An optometrist in South Africa is often the sole practitioner within a private practice and is required to take on multiple job roles and responsibilities. One participant raised another important point:

‘A lot of the graduating [optometrists] are put into situations where they are the only [optometrist] in the practice and while they may not be the manager but they certainly have more responsibility than usual at that age’. (Participant 2, male, university A)

Many optometry graduates enter the workforce in their early-to-mid-20s, with little prior work experience. Thus, the soft skills acquired at that age may not meet the required level for the positions of responsibility new optometry graduates take on in private practices.

According to Berings and Doornbos, on-the-job learning refers to ‘implicit or explicit mental and/or overt activities and processes, embedded in working and work-related performance, leading to relatively permanent changes in knowledge, attitudes or skills’.29 South Africa is culturally diverse and has 11 official languages, which creates a challenge for healthcare professionals.30,31 One graduate in this study described her experiences learning how to communicate: ‘We were thrown into it … where we had to just learn to communicate and you had to find ways if there was a language barrier or if they were deaf’ (Participant 1, female, university B). The graduates in this study recognised that soft skills are an important aspect of being ready for practice and felt that their soft skills could be better developed at university. One participant expressed her concern: ‘In terms of soft skills, I think there’s a lot of work that can be done there to just make students understand how much of a people’s profession this is’ (Participant 2, male, university A). Another participant suggested: ‘Being able to have tips on how to manage certain personalities and certain conflicts, I think that could potentially be valuable’ (Participant 1, female, university B).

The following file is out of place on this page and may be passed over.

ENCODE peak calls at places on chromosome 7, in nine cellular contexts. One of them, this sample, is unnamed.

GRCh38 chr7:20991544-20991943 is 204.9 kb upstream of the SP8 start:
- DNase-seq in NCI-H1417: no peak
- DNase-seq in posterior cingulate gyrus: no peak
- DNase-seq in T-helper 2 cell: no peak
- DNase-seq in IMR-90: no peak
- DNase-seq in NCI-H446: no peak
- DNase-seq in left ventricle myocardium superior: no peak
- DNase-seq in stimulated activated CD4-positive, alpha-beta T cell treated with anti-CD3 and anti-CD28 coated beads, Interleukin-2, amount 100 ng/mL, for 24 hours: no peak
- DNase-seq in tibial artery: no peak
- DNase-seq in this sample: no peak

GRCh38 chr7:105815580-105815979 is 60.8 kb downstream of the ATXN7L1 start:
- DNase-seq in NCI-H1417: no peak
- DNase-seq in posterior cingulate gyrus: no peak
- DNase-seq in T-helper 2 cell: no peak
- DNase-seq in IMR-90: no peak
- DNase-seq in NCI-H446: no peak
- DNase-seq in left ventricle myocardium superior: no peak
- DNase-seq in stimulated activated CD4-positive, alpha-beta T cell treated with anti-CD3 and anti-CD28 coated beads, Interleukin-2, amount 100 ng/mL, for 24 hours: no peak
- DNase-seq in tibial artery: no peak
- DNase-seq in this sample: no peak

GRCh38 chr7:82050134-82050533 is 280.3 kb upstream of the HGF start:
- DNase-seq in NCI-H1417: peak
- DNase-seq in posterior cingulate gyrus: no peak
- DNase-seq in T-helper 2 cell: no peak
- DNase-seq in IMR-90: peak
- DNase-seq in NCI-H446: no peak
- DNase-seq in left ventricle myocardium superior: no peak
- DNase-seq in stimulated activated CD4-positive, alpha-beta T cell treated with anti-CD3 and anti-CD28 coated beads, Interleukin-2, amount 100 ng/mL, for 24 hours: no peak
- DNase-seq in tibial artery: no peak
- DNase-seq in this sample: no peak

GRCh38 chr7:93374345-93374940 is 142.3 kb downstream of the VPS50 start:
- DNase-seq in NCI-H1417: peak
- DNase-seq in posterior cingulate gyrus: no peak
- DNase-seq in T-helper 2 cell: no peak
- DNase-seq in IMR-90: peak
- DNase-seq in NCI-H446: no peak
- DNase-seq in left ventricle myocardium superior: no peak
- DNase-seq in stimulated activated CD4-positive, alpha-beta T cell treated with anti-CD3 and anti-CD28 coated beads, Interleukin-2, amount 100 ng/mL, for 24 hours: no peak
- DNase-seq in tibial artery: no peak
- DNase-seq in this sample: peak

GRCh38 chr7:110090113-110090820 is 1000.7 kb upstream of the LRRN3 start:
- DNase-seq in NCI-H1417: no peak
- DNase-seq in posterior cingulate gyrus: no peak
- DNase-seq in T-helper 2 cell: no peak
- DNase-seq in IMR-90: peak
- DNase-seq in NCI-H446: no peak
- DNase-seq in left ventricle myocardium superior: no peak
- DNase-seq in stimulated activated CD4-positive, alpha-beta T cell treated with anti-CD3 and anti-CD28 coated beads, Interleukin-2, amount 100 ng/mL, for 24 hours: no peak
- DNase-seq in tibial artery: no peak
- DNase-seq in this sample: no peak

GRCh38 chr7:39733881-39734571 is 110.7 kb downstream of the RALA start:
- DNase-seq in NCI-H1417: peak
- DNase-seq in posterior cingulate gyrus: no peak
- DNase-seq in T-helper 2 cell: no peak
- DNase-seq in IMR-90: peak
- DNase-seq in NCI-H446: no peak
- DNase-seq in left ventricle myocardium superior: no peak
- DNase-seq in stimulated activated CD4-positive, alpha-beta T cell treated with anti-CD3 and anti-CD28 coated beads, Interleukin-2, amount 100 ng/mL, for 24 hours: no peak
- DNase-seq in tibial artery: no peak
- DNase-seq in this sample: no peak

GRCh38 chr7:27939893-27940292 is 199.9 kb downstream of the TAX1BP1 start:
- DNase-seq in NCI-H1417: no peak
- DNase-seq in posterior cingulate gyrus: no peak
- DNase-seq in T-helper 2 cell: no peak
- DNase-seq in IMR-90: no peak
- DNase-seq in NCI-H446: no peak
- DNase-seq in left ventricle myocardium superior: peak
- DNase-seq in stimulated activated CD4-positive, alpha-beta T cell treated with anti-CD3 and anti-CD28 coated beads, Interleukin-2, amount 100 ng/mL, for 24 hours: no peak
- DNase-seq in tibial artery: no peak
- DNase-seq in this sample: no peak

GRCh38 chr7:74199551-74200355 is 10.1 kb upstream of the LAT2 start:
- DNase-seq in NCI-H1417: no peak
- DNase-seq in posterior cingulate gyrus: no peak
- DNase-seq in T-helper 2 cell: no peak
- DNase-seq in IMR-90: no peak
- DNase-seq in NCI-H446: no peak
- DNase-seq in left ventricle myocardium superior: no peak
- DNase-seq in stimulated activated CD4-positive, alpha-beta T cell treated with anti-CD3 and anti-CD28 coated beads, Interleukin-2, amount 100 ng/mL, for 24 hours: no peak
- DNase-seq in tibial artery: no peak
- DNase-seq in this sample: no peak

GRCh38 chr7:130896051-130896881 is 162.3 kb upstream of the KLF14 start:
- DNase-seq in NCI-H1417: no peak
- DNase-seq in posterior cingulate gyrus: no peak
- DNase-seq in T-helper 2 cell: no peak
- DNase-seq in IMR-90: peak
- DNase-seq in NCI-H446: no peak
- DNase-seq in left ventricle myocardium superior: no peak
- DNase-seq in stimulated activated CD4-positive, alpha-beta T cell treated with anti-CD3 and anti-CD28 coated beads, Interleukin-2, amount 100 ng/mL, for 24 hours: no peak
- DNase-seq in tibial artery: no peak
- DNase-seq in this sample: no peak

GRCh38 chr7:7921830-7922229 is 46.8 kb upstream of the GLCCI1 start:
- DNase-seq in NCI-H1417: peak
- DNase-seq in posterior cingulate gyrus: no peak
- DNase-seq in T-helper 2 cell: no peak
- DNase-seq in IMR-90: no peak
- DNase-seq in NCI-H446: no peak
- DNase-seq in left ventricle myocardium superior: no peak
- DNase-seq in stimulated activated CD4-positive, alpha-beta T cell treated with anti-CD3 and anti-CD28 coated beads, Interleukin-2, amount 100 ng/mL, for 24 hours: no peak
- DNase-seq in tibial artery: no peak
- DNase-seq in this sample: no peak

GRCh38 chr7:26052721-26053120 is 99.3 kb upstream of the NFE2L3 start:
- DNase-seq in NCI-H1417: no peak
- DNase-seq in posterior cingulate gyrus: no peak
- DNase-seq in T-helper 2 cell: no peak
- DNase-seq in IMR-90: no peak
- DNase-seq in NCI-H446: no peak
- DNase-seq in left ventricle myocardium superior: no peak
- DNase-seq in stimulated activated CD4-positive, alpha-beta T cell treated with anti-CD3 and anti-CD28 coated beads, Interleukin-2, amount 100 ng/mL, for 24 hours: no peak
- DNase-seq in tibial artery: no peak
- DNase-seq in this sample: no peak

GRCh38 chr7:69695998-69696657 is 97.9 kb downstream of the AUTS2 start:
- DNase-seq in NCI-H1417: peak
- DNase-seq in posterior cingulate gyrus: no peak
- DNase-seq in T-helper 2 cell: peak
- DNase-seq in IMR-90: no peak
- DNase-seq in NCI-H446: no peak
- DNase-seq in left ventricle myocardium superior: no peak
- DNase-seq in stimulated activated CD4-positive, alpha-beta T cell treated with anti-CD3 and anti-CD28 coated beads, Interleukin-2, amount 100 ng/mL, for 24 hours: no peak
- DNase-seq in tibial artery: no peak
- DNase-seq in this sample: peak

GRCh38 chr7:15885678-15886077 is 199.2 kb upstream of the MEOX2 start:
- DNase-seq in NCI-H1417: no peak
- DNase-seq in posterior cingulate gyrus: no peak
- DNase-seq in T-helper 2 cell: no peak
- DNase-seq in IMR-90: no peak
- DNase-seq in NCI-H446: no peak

Subtheme 3.2: Interpersonal skills

Interpersonal skills, or people skills, are soft skills defined as interactions involving goal-oriented behaviours that result in a desired outcome.32 Interpersonal skills include communication, teamwork, cultural competency, and collaboration.33 Optometrists need to be able to communicate with a wide range of people in various contexts, including other health professionals, colleagues, patients and their families.34 The language used in each situation is also unique to the individual and the context.34 Graduates in this study acknowledged the need to learn communication skills through experience, because communicating effectively with patients has numerous benefits, such as improved information exchange, greater involvement in decision-making, and better engagement in preventive care.35 Experiential learning, in the form of external clinics and service learning, is also an excellent opportunity for interpersonal skills development.36 Graduates can develop their interpersonal skills through mentorships, formal in-house training, and on-the-job training.36